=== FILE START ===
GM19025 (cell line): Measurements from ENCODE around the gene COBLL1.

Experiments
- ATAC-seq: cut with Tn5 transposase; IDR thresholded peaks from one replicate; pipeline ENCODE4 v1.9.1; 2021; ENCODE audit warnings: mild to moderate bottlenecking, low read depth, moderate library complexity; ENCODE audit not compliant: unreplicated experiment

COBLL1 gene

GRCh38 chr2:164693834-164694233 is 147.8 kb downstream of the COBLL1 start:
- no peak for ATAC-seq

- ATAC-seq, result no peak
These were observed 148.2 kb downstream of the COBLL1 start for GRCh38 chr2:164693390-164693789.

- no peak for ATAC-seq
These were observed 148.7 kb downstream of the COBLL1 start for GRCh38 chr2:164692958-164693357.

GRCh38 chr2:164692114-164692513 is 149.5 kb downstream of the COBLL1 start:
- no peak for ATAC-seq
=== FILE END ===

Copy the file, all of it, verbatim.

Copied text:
GM19025 (cell line): Measurements from ENCODE around the gene COBLL1.

Experiments
- ATAC-seq: cut with Tn5 transposase; IDR thresholded peaks from one replicate; pipeline ENCODE4 v1.9.1; 2021; ENCODE audit warnings: mild to moderate bottlenecking, low read depth, moderate library complexity; ENCODE audit not compliant: unreplicated experiment

COBLL1 gene

GRCh38 chr2:164693834-164694233 is 147.8 kb downstream of the COBLL1 start:
- no peak for ATAC-seq

- ATAC-seq, result no peak
These were observed 148.2 kb downstream of the COBLL1 start for GRCh38 chr2:164693390-164693789.

- no peak for ATAC-seq
These were observed 148.7 kb downstream of the COBLL1 start for GRCh38 chr2:164692958-164693357.

GRCh38 chr2:164692114-164692513 is 149.5 kb downstream of the COBLL1 start:
- no peak for ATAC-seq